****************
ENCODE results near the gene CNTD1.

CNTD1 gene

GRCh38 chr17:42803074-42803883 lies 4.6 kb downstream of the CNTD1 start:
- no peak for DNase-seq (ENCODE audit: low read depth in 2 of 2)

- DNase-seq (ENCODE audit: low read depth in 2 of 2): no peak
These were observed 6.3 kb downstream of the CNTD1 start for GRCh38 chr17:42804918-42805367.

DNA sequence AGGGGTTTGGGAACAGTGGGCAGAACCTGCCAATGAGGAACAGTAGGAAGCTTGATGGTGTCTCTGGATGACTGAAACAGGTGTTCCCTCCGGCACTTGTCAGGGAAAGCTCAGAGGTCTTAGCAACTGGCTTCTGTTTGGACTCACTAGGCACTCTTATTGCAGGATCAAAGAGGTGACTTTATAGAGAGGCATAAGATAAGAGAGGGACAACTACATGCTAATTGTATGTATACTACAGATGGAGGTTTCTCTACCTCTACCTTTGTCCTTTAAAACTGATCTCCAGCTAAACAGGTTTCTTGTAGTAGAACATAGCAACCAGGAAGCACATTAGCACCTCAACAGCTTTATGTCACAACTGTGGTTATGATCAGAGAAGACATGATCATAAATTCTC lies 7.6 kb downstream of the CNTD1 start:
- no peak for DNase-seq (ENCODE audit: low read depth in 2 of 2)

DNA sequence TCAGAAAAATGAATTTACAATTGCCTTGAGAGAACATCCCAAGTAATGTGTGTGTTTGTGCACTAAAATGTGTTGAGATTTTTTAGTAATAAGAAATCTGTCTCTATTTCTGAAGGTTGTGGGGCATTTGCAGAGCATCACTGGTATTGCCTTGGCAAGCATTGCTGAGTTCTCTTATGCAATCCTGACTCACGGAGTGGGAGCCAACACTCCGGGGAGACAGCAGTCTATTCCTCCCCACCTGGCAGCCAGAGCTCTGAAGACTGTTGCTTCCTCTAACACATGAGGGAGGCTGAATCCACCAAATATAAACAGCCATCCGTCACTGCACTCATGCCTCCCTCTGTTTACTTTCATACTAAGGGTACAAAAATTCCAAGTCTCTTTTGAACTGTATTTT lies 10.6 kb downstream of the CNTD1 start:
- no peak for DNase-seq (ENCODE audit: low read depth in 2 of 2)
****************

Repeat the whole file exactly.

ENCODE results near the gene CNTD1.

CNTD1 gene

GRCh38 chr17:42803074-42803883 lies 4.6 kb downstream of the CNTD1 start:
- no peak for DNase-seq (ENCODE audit: low read depth in 2 of 2)

- DNase-seq (ENCODE audit: low read depth in 2 of 2): no peak
These were observed 6.3 kb downstream of the CNTD1 start for GRCh38 chr17:42804918-42805367.

DNA sequence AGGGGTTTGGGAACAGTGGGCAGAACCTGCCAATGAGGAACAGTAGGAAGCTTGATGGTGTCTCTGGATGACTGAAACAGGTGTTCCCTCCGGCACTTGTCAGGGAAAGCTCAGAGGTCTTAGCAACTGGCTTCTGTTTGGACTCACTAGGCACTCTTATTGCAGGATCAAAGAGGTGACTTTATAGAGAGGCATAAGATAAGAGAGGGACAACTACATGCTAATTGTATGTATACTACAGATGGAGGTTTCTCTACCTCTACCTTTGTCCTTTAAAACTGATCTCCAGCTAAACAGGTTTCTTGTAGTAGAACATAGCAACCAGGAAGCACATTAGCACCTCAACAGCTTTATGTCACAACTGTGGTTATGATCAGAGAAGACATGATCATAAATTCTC lies 7.6 kb downstream of the CNTD1 start:
- no peak for DNase-seq (ENCODE audit: low read depth in 2 of 2)

DNA sequence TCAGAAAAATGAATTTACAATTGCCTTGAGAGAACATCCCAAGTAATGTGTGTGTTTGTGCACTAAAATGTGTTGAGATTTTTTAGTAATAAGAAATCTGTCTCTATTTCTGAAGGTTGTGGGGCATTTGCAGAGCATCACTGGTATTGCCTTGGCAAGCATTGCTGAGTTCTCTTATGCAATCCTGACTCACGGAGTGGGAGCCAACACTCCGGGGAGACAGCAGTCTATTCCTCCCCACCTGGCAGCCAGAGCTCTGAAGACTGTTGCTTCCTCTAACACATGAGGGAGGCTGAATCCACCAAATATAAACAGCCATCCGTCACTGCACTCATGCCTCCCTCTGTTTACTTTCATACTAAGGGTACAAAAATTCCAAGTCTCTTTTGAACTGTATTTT lies 10.6 kb downstream of the CNTD1 start:
- no peak for DNase-seq (ENCODE audit: low read depth in 2 of 2)